There are moments when I miss being crazy about someone, something. Anything. It’s not that the Dil doesn’t dhak dhak. It does. But it just doesn’t say dhak-dhak-go.
I’m talking about fandom. Not being a fan of any celebrity or a team, I’m clueless about what being an avid fan is. And I’m not exactly proud of it, heavens no. I mean, I’ve seen my son save money to go to Europe to watch Arsenal play. And I know of friends who will happily endure hail and sun to watch their favourite star.
What then, could be the reason for this cold detachment? Is it because my Leo smugness stops me from being starry eyed? Or is it genetic?
There are, of course, reasons for doubting my genes. As a teen, I remember the excitement when Hema Malini was shooting in the vicinity. When giggly friends flashed their autograph books, I succumbed to peer-pressure. Eighties was a time when most men would do anything to get a glimpse of ‘dream girl’. So the following day, when dad was getting ready for work, I tried my luck, “Papa, Hema Malini is shooting close by. Don’t you want to meet her?”
To which he said, “Why should I meet her? She can come and meet me if she wants.”
I thought he was joking. But he added solemnly, “But only over the weekend.”
As I huddle across a bonfire of memories, I’m reminded of meeting Rajiv Gandhi at Vigyan Bhawan and Vinod Khanna at an airport. While other girls etched the moment in Kodak, I couldn’t muster enough enthusiasm to push my way to get a picture.
This is not to say my childhood was devoid of silly crushes and heartthrobs. Like regular teens, there were posters of movie stars and sportsmen for they joined the dots between dreams, hopes and aspirations. Yet, for some reason, adulation in all its waxing and waning shades lurked only in the shadows.
Cut to present. We are watching Australian Open on television. The husband is cheering for Federer, the son for Nadal. When Federer wins the first set, the young man goes into a shell. The tension is palpable. If Federer wins, we go out for dinner declares the senior. Why not go out for dinner regardless of the outcome, I say. Since I want peace to win, I repeat, ‘Haha we are here to watch good tennis, both are equally good, both deserve to win….blah blah’. There is glacial silence. So I say I’m kidding, I have my favourite too. But I won’t tell. I look more sheepish than sheep. Finally when Federer wins the line call and the trophy, the young man finds refuge in his room. No dinner for me, he mutters. And the senior FedEx fan is happy for the entire state of Haryana.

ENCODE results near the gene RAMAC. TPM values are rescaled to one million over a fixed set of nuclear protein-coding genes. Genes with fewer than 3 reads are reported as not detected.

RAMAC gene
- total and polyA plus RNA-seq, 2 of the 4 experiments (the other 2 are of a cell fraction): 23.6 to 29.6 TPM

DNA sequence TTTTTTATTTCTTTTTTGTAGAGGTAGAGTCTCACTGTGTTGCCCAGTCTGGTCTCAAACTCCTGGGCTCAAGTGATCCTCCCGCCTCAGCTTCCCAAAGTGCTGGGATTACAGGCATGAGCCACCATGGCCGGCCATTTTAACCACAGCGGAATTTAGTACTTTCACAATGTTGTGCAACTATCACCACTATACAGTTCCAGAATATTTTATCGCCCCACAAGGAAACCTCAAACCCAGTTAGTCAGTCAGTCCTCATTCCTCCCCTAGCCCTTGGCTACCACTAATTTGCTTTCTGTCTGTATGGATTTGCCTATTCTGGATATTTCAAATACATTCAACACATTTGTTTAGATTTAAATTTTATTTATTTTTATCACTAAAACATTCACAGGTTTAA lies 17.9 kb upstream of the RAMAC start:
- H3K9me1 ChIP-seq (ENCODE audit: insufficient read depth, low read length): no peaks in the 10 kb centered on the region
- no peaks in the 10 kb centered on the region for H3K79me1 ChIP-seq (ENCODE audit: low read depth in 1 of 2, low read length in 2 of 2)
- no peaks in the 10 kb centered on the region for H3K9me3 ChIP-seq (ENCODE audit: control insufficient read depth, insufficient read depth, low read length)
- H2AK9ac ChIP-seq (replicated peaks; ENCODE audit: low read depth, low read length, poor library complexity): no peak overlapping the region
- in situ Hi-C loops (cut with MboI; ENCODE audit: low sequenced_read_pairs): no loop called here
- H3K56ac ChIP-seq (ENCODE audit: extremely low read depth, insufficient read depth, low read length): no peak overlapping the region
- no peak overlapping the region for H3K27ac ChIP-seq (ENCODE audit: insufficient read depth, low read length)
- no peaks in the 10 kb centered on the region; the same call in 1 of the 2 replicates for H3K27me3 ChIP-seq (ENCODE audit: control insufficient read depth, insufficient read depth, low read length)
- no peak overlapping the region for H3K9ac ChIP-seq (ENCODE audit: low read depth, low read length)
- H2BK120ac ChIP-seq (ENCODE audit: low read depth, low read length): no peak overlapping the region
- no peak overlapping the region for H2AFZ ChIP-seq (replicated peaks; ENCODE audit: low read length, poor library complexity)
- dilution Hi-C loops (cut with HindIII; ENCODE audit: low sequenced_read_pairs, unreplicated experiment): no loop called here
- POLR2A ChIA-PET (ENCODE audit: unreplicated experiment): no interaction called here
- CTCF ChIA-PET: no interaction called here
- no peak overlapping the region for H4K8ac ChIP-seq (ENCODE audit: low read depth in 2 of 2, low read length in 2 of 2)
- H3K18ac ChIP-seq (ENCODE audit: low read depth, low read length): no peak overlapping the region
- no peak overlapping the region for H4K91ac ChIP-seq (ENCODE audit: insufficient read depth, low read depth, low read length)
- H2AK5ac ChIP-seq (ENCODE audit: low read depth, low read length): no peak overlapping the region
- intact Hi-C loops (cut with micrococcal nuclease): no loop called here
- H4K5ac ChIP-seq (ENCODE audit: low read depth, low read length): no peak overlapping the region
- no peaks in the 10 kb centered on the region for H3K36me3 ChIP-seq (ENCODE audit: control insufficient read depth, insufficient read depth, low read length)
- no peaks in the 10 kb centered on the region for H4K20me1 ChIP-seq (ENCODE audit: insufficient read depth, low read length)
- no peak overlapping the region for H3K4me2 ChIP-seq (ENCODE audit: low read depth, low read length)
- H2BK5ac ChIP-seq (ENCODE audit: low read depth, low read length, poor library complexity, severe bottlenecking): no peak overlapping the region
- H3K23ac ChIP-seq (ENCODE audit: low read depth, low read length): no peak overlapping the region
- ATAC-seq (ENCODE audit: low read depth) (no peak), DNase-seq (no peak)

So much for good tennis.
Why get emotionally involved with someone you’ve never met? I really couldn’t care less if Salman goes scot-free, behind the bars or fathers a new baby Kardashian. I really couldn’t care less if Raees crosses Dangal’s earnings, does better than Sultan or wins an Oscar. All I want is a good movie or a great game. No heartbreaks, no heartaches.
That said, Indians are perhaps the most emotionally involved fans in the whole wide world. Priyanka Chopra confirmed this in her recent 3076th interview with an American talk show host. Above all, a South Indian fan is the very definition of the word ‘fan’. Nowhere in the world do hundreds of people die of shock when their idol dies. The rest of the world, including Justin Bieber fans can never dream of constructing his temple or tearing his posters if he names his baby Taimur.
Whatever it is, look at the bright side. If you are not a Jabra fan, you never have to get stuck in a stampede when SRK waives at you from the Rajdhani. You never have to skip dinner because your favorite team lost a nail-biter- unless it’s India. On second thoughts, eat less, why skip? And you never have to suffer a panic attack when you see your muse in flesh and blood.
It’s final. As I wobble into antiquity, I’m not running after anyone. Not that it matters, or they care, but if ShahRukh or Salman and Federer or Nadal want to drop in for a cup of tea, they are welcome home. But only over a weekend. After ten, before eight.
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